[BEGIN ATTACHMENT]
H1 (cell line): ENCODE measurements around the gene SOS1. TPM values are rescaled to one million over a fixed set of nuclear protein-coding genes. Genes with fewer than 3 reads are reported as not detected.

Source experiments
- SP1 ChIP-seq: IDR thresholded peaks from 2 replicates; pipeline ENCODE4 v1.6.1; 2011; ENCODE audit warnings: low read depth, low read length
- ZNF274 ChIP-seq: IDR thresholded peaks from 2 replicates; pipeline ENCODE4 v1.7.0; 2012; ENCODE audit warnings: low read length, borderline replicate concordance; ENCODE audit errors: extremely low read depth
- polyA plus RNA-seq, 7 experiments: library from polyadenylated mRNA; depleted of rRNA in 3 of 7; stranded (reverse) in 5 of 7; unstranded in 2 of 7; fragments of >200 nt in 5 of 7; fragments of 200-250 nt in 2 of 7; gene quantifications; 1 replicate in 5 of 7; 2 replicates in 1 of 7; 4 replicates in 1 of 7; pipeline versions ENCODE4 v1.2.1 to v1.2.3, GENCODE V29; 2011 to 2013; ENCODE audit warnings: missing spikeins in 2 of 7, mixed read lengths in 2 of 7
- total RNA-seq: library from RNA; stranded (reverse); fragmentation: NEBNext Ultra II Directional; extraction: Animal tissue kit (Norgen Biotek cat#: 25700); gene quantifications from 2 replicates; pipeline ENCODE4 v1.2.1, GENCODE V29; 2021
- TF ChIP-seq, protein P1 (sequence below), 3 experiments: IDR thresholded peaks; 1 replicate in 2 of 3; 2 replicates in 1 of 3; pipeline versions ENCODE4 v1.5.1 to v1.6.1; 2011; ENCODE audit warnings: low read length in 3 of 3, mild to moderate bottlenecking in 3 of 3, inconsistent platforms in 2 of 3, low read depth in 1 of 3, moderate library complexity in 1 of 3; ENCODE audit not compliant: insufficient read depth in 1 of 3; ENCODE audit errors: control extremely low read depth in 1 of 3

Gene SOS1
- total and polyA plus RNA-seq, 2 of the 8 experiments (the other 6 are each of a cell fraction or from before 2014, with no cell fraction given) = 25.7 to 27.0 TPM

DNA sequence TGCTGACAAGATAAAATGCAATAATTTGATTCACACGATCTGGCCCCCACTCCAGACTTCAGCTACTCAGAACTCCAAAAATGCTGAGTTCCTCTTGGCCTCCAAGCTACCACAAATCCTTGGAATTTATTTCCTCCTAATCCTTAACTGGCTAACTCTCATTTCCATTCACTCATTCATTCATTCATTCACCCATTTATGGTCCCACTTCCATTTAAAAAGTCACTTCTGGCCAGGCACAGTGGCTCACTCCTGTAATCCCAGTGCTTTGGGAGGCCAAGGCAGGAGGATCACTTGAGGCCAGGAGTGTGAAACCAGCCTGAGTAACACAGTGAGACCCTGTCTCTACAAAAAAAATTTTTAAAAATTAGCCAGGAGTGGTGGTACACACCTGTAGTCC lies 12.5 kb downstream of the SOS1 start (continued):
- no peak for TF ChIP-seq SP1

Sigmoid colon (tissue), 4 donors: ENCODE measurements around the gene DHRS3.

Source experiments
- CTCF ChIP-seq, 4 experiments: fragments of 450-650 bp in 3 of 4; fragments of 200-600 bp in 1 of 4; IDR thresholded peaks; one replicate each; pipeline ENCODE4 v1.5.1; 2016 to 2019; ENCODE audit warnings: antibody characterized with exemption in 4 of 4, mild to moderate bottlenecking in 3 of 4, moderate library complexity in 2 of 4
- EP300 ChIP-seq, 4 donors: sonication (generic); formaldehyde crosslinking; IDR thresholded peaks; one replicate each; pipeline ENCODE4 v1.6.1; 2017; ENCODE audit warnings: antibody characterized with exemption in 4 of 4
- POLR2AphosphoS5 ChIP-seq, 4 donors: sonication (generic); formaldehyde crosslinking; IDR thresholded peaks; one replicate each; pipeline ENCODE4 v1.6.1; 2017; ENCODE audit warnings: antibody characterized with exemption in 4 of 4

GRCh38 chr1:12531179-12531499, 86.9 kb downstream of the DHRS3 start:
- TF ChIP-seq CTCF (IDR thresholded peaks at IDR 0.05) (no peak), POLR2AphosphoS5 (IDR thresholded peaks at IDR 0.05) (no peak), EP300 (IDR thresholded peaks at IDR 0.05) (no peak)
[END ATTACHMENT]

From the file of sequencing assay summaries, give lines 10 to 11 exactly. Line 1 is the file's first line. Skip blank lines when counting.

DNA sequence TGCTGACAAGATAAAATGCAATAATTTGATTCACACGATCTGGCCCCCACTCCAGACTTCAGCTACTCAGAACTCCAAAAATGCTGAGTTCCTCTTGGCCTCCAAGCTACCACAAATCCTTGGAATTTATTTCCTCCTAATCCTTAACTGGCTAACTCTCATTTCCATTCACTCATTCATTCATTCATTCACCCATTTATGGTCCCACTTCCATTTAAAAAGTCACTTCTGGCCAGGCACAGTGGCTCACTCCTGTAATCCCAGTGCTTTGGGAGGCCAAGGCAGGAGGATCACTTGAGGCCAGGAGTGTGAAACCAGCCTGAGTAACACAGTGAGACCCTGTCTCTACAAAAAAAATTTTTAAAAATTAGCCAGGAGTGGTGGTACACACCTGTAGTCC lies 12.5 kb downstream of the SOS1 start (continued):
- no peak for TF ChIP-seq SP1